CBC destroyed originals – but do they have a choice?

A recent headline from the Toronto Star caught the eye of more than a few archivists – “CBC is Destroying its Broadcast Originals” was the headline on April 19, 2018.  And it is rather shocking and seems like such a callous move by the public broadcaster.  How could a cultural institute like the CBC do such a thing?

Well, maybe it’s not so clear.  I have had many clients who have done the same thing for various reasons.  Typically I see original magnetic tape media destroyed when it’s a situation where it’s pretty obvious this will be the last playback attempt.  The physical medium has degraded long past it’s usable life and any content I can pull off them now is a quite frankly a minor miracle.  Unlike film formats, magnetic tape has a relatively limited shelf life and the proprietary machines are becoming more and more difficult to maintain.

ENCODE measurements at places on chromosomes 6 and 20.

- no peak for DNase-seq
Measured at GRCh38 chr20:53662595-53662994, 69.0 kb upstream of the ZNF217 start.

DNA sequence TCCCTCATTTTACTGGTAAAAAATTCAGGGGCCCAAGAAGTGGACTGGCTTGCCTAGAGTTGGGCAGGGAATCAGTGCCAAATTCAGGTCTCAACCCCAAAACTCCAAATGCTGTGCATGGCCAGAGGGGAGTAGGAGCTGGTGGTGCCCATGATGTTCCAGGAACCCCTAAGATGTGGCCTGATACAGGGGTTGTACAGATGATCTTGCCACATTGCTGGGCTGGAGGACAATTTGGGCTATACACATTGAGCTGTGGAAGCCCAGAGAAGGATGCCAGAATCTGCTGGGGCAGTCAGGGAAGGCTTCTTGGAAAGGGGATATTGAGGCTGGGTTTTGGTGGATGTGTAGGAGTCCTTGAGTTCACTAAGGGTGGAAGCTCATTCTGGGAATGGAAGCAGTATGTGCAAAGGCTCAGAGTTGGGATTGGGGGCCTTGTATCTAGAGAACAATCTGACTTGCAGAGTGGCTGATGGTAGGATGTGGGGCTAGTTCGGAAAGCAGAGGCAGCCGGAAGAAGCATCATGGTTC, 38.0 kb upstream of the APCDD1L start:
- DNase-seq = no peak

Or I’ve had clients ship me pallets of videotape across the country and they literally do not have the budget to pay for the return or may need to free up space in their limited storage so infrastructure and budgets are the factor.

I think the bigger issue this touches upon is are we OK with the digital preservation standards that are being set for media formats, are we prepared to manage those assets?  It certainly was easier to store a magnetic tape on the shelf, but a digital copy is a very different story.  And when it comes to media formats, keeping just the original copy is not a viable preservation strategy.